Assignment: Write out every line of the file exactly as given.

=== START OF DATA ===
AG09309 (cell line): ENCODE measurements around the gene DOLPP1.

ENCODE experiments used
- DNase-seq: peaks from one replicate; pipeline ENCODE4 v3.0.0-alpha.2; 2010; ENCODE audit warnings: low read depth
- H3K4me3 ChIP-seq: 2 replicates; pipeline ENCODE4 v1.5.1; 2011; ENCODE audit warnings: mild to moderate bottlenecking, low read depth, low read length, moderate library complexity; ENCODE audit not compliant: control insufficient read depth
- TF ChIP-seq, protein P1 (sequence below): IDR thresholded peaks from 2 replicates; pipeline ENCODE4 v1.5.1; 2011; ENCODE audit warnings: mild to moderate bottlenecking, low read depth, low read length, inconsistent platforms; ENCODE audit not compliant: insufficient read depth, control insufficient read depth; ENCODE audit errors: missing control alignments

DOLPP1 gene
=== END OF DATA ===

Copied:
AG09309 (cell line): ENCODE measurements around the gene DOLPP1.

ENCODE experiments used
- DNase-seq: peaks from one replicate; pipeline ENCODE4 v3.0.0-alpha.2; 2010; ENCODE audit warnings: low read depth
- H3K4me3 ChIP-seq: 2 replicates; pipeline ENCODE4 v1.5.1; 2011; ENCODE audit warnings: mild to moderate bottlenecking, low read depth, low read length, moderate library complexity; ENCODE audit not compliant: control insufficient read depth
- TF ChIP-seq, protein P1 (sequence below): IDR thresholded peaks from 2 replicates; pipeline ENCODE4 v1.5.1; 2011; ENCODE audit warnings: mild to moderate bottlenecking, low read depth, low read length, inconsistent platforms; ENCODE audit not compliant: insufficient read depth, control insufficient read depth; ENCODE audit errors: missing control alignments

DOLPP1 gene